|She would have given her all to jump in with me, but no such luck. A quick smart ambulance ride to the nearest hospital is what you will get if you stumble into a GPs surgery with a chest cough, a sallow complexion, temperature at 38.x and blood pressure at 74/41. |
Pneumonia was offiicial when the xrays came back a couple of hours later, rampant in right lung, white spots in the left.
I am now into the 5th day of a 6 hourly IV slurrie, which takes 40 minutes to go in, and sets me asleep for the next 2 hours. At some stage during this blessed cycle, my temperature starts to push up to the high 38s, they take bloods to try to identify the bug that is eluding the dragnet, adjust the slurrie, and off we go again. The xrays get taken again tomorrow to determine any progress.
But, all that was by way of introduction, what I really wanted to share with you was an activity I was asked to be involved with at the hospital. A physician is a doctor who is on his/her way (let's settle on 'her' in the current climate) to being a specialist. Very few are much below 30 years of age, many with young families. To be recognised as a 'physician' (not the American Physician which is equivalent to the Australian 'General Practitioner'), they have to undergo rigorous assessment by their peers, and both written and practical exams set by their governing professional body.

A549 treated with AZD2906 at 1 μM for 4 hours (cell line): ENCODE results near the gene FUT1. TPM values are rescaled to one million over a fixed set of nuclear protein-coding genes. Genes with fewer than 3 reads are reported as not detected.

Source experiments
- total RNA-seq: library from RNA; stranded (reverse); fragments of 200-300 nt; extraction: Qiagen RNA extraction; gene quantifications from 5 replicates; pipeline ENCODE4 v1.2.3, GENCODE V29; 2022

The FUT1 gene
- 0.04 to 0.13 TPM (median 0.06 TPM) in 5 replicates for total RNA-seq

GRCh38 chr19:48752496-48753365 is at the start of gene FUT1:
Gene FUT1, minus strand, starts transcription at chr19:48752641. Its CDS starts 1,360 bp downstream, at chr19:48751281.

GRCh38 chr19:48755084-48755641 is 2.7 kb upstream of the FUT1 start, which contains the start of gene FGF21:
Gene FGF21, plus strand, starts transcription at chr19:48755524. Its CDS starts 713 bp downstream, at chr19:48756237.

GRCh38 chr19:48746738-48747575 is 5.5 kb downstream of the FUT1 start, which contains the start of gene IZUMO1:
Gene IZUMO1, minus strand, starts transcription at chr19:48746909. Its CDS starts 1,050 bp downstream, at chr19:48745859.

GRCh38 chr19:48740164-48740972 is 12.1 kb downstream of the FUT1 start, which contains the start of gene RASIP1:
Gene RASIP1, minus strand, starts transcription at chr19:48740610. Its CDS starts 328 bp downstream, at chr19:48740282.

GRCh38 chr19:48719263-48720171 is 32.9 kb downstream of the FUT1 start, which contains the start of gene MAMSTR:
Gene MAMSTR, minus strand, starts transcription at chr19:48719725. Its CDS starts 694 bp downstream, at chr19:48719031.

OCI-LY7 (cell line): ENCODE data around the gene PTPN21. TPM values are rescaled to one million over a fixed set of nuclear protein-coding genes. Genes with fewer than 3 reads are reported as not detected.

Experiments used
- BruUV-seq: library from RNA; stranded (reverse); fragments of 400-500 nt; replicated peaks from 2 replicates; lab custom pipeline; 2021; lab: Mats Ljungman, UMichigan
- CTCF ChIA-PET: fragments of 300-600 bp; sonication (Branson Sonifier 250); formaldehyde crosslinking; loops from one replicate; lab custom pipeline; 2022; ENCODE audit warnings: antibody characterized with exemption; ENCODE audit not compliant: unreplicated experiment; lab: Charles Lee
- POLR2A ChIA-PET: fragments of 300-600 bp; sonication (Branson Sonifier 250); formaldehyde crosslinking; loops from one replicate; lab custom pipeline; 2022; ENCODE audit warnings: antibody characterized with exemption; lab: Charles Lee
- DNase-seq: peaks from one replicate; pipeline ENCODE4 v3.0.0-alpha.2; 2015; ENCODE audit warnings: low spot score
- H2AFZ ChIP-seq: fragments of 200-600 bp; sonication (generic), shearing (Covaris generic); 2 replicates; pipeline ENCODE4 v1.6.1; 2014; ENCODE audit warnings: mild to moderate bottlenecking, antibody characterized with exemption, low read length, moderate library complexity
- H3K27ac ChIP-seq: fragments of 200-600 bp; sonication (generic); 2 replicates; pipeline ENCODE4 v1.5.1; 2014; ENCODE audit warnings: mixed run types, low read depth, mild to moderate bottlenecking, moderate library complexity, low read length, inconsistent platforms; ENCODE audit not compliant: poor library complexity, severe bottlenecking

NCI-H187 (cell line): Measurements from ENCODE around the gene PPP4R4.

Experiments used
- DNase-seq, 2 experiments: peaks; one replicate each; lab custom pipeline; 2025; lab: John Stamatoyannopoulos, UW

Yesterday, I got to play 'patient' for 4 pairs of candidates. I was one of four such patients. They had 7 minutes to examine me clinically, and then 8 minutes to expain their findings to the 'examiner'. This was NOT the real deal, this was a rehearsal.
When they entered the clinic, they were told my name, and that I was a patient who encountered difficulty walking. I was allowed to do what they asked , but I was not allowed to speak (how hard was that!!) One candidate was spot on with his diagnosis, another was just a little way off, but the other two need to look to their technique a bit more. Except for the first candidate, they were each incredibly nervous, which astounded me. Needless to say, being involved in something as 'useful' as that was immensely exciting and fulfilling.
Except that when I got wheel chaired back to the Ward my blood pressure was at 159, and I slept for the next 4 hours.